Trade and Structural Adjustment

Trade and Structural Adjustment

Embracing Globalisation You do not have access to this content

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21 Sep 2005
9789264010970 (PDF) ;9789264010963(print)

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Trade and Structural Adjustment: Embracing Globalisation identifies the requirements for successful reallocation of labour and capital to more efficient uses in response to the emergence of new sources of competition, technological change and shifting consumer preferences.  At the same time, it focuses on limiting adjustment costs for individuals, communities and society as a whole.  Based on specific sectoral case studies, this volume includes analysis of the adjustment challenge and policy framework in both developed and developing countries, together with practical recommendations for good practice.

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  • The Adjustment Challenge
    This chapter sets the scene for the present study, identifying sectors, in both developed and developing countries, which are expected to face adjustment challenges in the future and examining for each of these sectors the underlying forces at work and the nature of the adjustment challenges. The eight sectors chosen for particular attention are agriculture, fisheries, textiles and clothing, steel, shipbuilding, motor vehicles, health services and international sourcing of information technology and business process services. The impact of underlying forces can vary significantly from one sector to another. Pervasive economic forces at work include new sources of competition, technological change, shifting consumer preferences and societal concerns, including those related to the environment. The adjustment process to which these forces give rise can differ significantly depending on countries’ level of development. A distinguishing characteristic of the adjustment process in low-income developing countries is the need for better institutional capacities and infrastructure. The nature and impact of adjustment will vary among different groups in society as well as between individuals and the economy as a whole (e.g. for IT offshoring this is quite modest). The relationship between trade and the adjustment process has many dimensions. While trade policy or trade liberalisation help create conditions favourable to structural adjustment, they can also give rise to adjustment challenges of their own, including those related to preference erosion and revenue loss in developing countries.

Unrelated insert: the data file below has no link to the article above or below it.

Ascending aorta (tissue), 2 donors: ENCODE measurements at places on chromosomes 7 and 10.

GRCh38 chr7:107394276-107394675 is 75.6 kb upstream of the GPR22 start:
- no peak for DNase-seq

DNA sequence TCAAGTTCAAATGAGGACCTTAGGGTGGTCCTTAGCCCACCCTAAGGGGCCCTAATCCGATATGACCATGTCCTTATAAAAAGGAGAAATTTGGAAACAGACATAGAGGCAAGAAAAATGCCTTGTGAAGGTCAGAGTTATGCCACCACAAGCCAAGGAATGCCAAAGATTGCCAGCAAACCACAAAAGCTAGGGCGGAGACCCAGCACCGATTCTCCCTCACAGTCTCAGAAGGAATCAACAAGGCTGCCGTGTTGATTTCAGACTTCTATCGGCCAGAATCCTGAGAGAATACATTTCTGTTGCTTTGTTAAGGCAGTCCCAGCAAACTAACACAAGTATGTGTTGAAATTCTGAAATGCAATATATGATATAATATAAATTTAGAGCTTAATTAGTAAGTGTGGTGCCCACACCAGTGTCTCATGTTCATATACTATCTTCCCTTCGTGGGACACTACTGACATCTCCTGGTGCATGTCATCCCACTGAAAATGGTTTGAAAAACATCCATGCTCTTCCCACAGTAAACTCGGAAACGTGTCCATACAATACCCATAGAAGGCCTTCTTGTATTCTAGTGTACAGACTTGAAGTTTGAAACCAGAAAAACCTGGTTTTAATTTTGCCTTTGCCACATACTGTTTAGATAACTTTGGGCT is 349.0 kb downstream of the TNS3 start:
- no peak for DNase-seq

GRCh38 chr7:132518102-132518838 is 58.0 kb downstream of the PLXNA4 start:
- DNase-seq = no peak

• Sectoral Case Studies
    This chapter examines cases of trade and structural adjustment in agriculture. Starting with a cross-country case study analysing potential changes in relative prices and factor returns that might accompany widespread reductions in agriculture and non-agriculture trade protection, it surveys examples of agricultural products in specific countries: trade in avocados in Mexico and the United States, the dairy industry in Australia, the agrofood sector in Chile, the cut flower industry in Kenya, and agricultural reform in New Zealand. Some general conclusions emerge although it is essential to differentiate countries according to their level of development. In several of the case studies, the policy reform package reduced the direct role of government in the production, acquisition, marketing and pricing of farm commodities. However, all the studies show that governments made important contributions by providing an enabling environment for successful adjustment. That environment included both economy-wide policies and some sector-specific nurturing. Stable macroeconomic policy, especially exchange rate policy, was seen as essential to successful adjustment in the agricultural economies of New Zealand and Chile. In contrast, in the cases of avocados in Mexico and cut flowers in Kenya, the government played a key role by fostering the development of a private and sector-specific marketing infrastructure. Agricultural trade policy rarely exists in isolation. Implementing reforms to trade-distorting policies typically requires much more than simply adjusting trade and domestic support policy instruments. In some cases, structural adjustment can be facilitated by using instruments of general social policy: unemployment insurance, education and training for displaced workers and relocation assistance.
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